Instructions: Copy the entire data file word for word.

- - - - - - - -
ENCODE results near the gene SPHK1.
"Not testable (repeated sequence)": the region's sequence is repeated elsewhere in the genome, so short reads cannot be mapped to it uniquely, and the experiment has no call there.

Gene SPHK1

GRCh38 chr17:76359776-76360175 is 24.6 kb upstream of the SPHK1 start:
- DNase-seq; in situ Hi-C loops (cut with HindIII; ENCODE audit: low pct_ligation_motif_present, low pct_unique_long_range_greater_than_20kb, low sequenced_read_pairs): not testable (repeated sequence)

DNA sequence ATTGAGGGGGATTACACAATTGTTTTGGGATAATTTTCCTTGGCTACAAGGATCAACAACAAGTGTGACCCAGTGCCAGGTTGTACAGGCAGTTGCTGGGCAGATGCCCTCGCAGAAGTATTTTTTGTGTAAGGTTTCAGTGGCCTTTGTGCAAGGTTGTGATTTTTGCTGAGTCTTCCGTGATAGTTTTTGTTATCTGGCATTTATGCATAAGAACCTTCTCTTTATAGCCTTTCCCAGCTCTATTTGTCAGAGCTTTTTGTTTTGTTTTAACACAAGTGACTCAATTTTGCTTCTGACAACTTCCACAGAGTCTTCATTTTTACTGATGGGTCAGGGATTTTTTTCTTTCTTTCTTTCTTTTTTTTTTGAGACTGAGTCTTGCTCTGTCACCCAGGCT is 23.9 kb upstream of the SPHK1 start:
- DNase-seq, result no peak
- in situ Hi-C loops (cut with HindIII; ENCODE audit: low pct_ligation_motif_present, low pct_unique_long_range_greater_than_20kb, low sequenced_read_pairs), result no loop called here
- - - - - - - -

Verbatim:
ENCODE results near the gene SPHK1.
"Not testable (repeated sequence)": the region's sequence is repeated elsewhere in the genome, so short reads cannot be mapped to it uniquely, and the experiment has no call there.

Gene SPHK1

GRCh38 chr17:76359776-76360175 is 24.6 kb upstream of the SPHK1 start:
- DNase-seq; in situ Hi-C loops (cut with HindIII; ENCODE audit: low pct_ligation_motif_present, low pct_unique_long_range_greater_than_20kb, low sequenced_read_pairs): not testable (repeated sequence)

DNA sequence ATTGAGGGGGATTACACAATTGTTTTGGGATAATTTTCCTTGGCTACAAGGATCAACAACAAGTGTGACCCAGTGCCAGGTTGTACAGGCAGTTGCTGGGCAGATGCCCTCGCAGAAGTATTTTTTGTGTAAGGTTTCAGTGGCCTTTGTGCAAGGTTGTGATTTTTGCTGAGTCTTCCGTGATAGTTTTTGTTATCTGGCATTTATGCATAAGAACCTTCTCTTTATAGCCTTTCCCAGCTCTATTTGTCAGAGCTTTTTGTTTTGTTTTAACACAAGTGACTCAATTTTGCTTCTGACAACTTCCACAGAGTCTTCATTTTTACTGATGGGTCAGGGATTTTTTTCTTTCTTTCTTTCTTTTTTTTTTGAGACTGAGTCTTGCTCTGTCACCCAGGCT is 23.9 kb upstream of the SPHK1 start:
- DNase-seq, result no peak
- in situ Hi-C loops (cut with HindIII; ENCODE audit: low pct_ligation_motif_present, low pct_unique_long_range_greater_than_20kb, low sequenced_read_pairs), result no loop called here